We know Croatia with six points is almost certain to finish first. The only team that can catch up is Nigeria, but Croatia’s plus-five goal difference is all but insurmountable. So even if Croatia were to lose to Iceland on Tuesday, they’ll probably still seal first place.

For the rest of the teams, it’s still anyone’s bet with all sides in with a chance. Let’s start with our African brothers from another mother Nigeria. The Super Eagles, with three points, need at least a draw against a desperate Argentina. If that were to occur, the only way Iceland (one point) would topple the Nigerians would be to beat Croatia (and good luck with that) by multiple goals.

However, Lionel Messi and Argentina, a two-time champion and 2014 finalist, will certainly be no push-overs as they are a lot of bruised egos in that team of superstars that would be eager to redeem themselves by beating Nigeria. While their match transpires, they’ll also be rooting for Croatia to defeat or tie Iceland.



Brazil and Switzerland are tied in points (four). The Brazilians have a slight advantage in goal difference in case they finish even but they also have a tougher matchup against Serbia (three points), while the Swiss play Costa Rica, who have already been eliminated.

A Swiss victory and Brazil draw is not out of the question, a scenario that would drop the five-time champions into second.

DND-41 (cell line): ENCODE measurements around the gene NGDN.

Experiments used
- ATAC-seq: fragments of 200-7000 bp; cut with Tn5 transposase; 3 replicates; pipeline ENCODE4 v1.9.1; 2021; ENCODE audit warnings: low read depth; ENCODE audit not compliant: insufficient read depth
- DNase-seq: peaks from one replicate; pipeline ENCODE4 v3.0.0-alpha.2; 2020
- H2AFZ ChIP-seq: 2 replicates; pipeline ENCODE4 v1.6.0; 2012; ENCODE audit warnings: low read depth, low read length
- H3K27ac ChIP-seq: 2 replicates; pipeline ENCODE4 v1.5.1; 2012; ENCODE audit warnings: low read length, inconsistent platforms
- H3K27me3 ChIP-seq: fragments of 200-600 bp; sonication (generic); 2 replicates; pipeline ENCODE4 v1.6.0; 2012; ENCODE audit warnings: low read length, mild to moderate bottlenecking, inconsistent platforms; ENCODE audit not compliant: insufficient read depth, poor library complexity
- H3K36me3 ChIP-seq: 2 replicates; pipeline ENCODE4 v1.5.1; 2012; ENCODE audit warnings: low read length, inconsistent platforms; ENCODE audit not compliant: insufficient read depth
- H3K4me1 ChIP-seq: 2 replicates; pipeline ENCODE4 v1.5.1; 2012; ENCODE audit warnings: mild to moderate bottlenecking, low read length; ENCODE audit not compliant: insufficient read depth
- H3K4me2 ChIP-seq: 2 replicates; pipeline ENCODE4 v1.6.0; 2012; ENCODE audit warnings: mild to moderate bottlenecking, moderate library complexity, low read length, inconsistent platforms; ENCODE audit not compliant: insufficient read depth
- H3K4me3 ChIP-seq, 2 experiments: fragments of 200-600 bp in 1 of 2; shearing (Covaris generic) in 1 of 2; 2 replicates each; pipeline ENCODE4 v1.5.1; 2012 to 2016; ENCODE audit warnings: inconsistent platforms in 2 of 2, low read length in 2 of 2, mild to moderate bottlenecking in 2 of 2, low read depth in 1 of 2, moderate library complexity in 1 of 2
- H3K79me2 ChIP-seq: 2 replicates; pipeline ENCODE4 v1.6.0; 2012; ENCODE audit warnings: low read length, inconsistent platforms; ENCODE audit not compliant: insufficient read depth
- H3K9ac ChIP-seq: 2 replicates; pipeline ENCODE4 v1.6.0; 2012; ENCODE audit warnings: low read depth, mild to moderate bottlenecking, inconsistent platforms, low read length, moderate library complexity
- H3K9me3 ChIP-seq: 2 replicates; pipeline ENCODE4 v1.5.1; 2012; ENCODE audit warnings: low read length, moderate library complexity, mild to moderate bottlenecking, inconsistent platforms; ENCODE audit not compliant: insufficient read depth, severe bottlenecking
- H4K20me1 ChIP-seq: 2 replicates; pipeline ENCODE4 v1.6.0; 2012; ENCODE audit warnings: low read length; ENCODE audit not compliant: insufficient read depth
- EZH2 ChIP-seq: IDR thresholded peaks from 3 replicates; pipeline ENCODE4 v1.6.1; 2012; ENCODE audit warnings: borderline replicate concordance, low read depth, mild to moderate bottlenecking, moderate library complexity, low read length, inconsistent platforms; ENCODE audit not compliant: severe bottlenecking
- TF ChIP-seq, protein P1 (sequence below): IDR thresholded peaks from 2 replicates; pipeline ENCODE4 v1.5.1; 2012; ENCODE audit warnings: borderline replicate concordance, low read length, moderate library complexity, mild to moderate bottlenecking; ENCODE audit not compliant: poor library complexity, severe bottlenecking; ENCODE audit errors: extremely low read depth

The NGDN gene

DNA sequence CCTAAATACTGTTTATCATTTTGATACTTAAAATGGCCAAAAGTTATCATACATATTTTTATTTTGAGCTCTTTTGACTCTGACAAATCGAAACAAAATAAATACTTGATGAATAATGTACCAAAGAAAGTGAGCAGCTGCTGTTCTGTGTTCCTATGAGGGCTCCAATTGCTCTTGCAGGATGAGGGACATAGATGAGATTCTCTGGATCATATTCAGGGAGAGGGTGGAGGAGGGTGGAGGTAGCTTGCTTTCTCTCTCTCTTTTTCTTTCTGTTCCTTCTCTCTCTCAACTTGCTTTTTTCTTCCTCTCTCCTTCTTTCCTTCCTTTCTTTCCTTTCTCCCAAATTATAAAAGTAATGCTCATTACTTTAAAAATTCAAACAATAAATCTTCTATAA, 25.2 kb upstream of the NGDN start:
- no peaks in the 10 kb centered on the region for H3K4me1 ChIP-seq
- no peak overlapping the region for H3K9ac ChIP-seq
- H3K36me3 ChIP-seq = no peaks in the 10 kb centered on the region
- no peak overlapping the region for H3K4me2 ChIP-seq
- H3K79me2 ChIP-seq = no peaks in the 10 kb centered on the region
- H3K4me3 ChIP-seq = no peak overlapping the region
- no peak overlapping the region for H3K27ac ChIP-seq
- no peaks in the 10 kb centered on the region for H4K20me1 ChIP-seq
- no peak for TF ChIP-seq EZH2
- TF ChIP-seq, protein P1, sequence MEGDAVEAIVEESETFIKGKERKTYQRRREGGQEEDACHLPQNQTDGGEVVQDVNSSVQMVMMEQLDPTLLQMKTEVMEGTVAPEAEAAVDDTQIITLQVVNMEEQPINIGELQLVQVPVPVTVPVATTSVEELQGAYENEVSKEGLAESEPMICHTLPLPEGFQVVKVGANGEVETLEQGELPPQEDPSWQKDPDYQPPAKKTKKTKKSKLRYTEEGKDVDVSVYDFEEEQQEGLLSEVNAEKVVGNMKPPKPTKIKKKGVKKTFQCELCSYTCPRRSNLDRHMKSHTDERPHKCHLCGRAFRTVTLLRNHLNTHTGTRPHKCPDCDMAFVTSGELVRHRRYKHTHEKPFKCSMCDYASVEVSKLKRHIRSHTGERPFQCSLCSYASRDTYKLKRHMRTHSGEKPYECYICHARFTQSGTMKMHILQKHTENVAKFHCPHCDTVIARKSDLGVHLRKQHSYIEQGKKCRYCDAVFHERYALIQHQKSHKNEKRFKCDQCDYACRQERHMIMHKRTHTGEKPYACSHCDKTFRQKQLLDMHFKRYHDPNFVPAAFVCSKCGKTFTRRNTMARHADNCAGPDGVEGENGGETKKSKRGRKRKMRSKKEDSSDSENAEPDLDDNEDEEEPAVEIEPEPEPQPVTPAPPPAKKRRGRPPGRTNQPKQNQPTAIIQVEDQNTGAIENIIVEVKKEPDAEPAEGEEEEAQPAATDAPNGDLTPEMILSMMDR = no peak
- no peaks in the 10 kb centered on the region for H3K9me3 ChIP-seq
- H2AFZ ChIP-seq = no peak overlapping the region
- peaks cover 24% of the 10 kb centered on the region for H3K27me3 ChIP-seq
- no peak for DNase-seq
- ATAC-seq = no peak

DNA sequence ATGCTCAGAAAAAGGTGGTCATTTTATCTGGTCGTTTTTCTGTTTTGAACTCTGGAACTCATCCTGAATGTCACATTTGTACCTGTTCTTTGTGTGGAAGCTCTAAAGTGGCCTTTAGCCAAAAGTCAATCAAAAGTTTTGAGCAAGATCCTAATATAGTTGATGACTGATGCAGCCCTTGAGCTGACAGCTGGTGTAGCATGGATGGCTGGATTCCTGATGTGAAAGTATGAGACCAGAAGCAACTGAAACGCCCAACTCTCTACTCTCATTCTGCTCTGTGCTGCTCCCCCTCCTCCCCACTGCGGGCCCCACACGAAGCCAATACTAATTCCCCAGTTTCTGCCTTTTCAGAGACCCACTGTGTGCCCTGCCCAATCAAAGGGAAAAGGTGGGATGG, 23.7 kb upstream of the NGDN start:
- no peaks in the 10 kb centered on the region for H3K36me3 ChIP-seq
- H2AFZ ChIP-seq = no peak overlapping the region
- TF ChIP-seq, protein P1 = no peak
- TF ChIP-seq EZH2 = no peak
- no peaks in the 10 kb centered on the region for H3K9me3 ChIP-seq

Germany’s dramatic victory over Sweden set the stage for a dramatic finish to the group. The current cup holders were set for a humiliating early exit until a last-minute Toni Kroos strike revived their chances. That having been said, there is a chance three teams could finish with six points, triggering perhaps layers of tiebreakers.

For that to happen, Germany (three points) would have to defeat South Korea on Wednesday in Kazan and Sweden (three) would have to beat Mexico (six). The tie-breaking is in this order: goal difference, goals scored, head to head and fair-play conduct (yellow cards, red cards). If all else fails, FIFA will draw lots (crazy as it sounds) to determine who goes through.


Things are a bit simpler in this group. Both England and Belgium have six points, plus-six goal differences and eight goals scored.

Our fellow Africans in the north, Tunisia, have already been eliminated, having lost to both European teams, and along with their final opponent Panama having suffered the same fate they’ll be playing for nothing more than their pride when the two teams meet.



With their draw on Sunday, Japan and Senegal remain the surprise leaders with four points apiece. Now they have to take the final step by holding their ground against the pre-tournament group favorites.

While Japan gets to play eliminated Poland (no points), the Lions of Teranga though, face a stern test in the form of a rejuvenated Colombia side fresh from defeating and subsequently eliminating the Polish. A draw would see Senegal scrape through, but that will by no means be an easy feat with the Colombians needing a win to reach the last 16.